The Benefits and Harms of Antidepressants for Youth Depression and Anxiety

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From The Mental Elf: “There are many reasons for young people to be anxious and depressed today: disruption to life caused by the pandemic; difficult circumstances in which to look for work; the social pressures of ubiquitous social media and competition seeping into every aspect of life.

Prescribing antidepressants for youth mental health problems is widespread and growing: in 2017-2018 more than 10% of people aged 18-24 received at least one script for an antidepressant (Public Health England, 2019), with about 2% of 13- to 17-year-olds in England receiving at least one antidepressant in 2016/2017 (NHS Digital, 2018).

The Lancet Psychiatry has published a review as part of its ‘Active Ingredients for Addressing Youth Anxiety and Depression’ on the topic of SSRI (selective serotonin reuptake inhibitors) antidepressants. The review aims to outline what is known about SSRIs in young people (aged 14–24 years) and what the gaps in knowledge are . . .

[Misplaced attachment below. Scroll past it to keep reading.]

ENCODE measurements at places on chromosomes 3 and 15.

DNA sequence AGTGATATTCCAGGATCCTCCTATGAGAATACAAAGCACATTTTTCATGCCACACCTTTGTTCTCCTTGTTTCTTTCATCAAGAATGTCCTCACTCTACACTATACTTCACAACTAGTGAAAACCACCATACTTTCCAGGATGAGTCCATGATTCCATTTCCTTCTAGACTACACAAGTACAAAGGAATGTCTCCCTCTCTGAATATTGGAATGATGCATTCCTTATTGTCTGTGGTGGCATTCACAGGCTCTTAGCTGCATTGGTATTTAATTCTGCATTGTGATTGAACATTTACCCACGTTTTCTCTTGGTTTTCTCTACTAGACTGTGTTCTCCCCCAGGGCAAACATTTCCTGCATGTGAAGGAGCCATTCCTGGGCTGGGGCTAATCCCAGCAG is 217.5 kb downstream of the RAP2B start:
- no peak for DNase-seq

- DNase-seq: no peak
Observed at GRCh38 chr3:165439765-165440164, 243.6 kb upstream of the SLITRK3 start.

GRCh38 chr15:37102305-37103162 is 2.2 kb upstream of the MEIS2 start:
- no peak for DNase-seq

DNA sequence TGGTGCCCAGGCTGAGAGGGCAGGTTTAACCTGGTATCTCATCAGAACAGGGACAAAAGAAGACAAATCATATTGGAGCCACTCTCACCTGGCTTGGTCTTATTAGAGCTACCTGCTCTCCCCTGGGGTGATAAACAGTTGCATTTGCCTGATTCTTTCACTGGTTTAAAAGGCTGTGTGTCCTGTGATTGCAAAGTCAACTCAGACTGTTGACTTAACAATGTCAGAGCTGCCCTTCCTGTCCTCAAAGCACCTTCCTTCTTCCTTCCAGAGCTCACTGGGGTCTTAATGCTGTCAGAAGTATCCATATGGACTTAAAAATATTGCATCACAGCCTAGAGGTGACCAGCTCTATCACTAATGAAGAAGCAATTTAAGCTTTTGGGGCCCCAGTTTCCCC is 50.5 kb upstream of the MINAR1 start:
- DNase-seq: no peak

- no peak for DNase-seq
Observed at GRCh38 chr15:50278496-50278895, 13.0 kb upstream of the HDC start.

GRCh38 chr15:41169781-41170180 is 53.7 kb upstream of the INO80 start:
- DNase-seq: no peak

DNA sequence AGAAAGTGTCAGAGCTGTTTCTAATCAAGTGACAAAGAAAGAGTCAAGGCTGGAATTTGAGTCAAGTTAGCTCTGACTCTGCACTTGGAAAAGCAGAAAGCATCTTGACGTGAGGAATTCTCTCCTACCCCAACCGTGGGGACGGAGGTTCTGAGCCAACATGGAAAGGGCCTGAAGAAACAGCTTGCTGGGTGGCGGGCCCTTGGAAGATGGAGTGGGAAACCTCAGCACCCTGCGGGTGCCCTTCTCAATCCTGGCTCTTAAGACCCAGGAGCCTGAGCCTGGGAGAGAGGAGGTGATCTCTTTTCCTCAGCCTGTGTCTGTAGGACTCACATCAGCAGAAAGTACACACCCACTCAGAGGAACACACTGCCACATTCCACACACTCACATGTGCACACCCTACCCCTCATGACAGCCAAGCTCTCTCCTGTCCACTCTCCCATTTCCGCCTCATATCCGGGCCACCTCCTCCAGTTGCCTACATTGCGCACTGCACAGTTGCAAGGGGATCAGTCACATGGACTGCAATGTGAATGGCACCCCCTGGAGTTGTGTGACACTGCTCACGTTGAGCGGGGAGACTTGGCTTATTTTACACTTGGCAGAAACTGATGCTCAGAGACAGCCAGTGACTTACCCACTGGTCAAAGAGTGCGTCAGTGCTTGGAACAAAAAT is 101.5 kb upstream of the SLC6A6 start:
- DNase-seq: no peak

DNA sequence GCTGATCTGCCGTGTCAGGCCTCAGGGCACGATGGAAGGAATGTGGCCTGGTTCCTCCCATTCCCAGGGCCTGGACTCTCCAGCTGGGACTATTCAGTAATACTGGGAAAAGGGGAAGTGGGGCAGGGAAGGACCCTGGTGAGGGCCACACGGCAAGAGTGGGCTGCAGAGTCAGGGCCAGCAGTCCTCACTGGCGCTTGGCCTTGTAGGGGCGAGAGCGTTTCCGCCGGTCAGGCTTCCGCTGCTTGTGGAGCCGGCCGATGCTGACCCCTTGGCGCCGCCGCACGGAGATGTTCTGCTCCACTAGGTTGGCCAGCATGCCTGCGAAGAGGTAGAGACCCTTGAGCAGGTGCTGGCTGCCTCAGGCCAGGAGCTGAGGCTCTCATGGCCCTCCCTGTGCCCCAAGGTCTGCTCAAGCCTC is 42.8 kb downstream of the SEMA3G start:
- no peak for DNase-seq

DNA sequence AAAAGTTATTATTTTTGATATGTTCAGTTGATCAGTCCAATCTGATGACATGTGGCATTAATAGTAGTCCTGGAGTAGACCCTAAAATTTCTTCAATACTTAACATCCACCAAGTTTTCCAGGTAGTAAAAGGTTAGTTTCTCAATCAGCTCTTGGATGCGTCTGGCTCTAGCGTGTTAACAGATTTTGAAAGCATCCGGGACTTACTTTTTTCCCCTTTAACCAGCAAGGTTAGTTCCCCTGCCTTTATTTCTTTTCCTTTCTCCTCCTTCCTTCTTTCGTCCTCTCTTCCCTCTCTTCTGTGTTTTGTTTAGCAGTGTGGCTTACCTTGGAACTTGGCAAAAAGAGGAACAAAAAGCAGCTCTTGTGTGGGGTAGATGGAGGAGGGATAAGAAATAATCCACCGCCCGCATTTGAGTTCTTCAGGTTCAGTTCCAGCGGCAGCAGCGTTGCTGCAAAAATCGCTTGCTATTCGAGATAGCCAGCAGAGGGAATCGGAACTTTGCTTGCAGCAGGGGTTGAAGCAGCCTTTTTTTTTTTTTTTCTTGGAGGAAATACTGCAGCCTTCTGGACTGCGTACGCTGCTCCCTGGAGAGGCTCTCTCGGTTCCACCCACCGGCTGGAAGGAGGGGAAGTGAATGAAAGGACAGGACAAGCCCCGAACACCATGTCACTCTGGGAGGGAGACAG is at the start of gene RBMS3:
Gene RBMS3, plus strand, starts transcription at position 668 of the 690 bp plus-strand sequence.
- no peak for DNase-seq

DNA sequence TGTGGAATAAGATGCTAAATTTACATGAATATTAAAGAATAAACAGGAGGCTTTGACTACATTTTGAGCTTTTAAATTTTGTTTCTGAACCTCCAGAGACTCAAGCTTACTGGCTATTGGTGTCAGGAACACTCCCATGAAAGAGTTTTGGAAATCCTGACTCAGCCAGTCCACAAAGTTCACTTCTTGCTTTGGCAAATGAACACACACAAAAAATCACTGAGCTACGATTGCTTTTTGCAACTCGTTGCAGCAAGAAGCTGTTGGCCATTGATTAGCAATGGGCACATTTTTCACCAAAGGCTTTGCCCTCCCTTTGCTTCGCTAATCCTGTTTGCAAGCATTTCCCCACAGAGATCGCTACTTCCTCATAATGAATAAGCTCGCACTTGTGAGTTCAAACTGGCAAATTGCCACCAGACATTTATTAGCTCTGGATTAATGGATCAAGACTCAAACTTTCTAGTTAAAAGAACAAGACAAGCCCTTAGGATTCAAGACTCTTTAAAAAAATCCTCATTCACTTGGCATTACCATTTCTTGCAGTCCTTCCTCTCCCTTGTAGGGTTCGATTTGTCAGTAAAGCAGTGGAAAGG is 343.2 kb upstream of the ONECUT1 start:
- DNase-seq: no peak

We agree with the authors of this review that we need to understand more about how SSRIs affect young people’s brains, especially in the long-term in order to better inform patients and their families about the effects of these medications.

However, it seems premature to prioritise study of the mechanism of action or predictors of effect before we establish that the benefits of these drugs outweigh their harms. It is incautious to conclude that these drugs are ‘necessary’ based on secondary outcomes from one or two trials, when an overall appraisal of trial evidence finds minor differences from placebo that fail to reach clinical relevance. We must also weigh up these small differences against the harms of this treatment: effects on height, weight, bone development, and diabetes; difficulty stopping these drugs and potentially long-lasting withdrawal effects; potentially long-lasting effects on sexual function and the possibility that these drugs might increase agitation and suicidality in some young people.

Given there exists a number of alternative treatments . . . surely the most important question to ask is the one raised by the Cochrane authors: should antidepressants be used at all in young people?”

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1 COMMENT

  1. PERSONAL TRANQUILLISER
    If a person who’s worried “sits with their feelings” for long enough their feelngs will eventually subside – and their worries will not seem too frightening any more. A Lot Of People Don’t Know This.

    (Psychiatrists, Psychologists and GPs are not needed).

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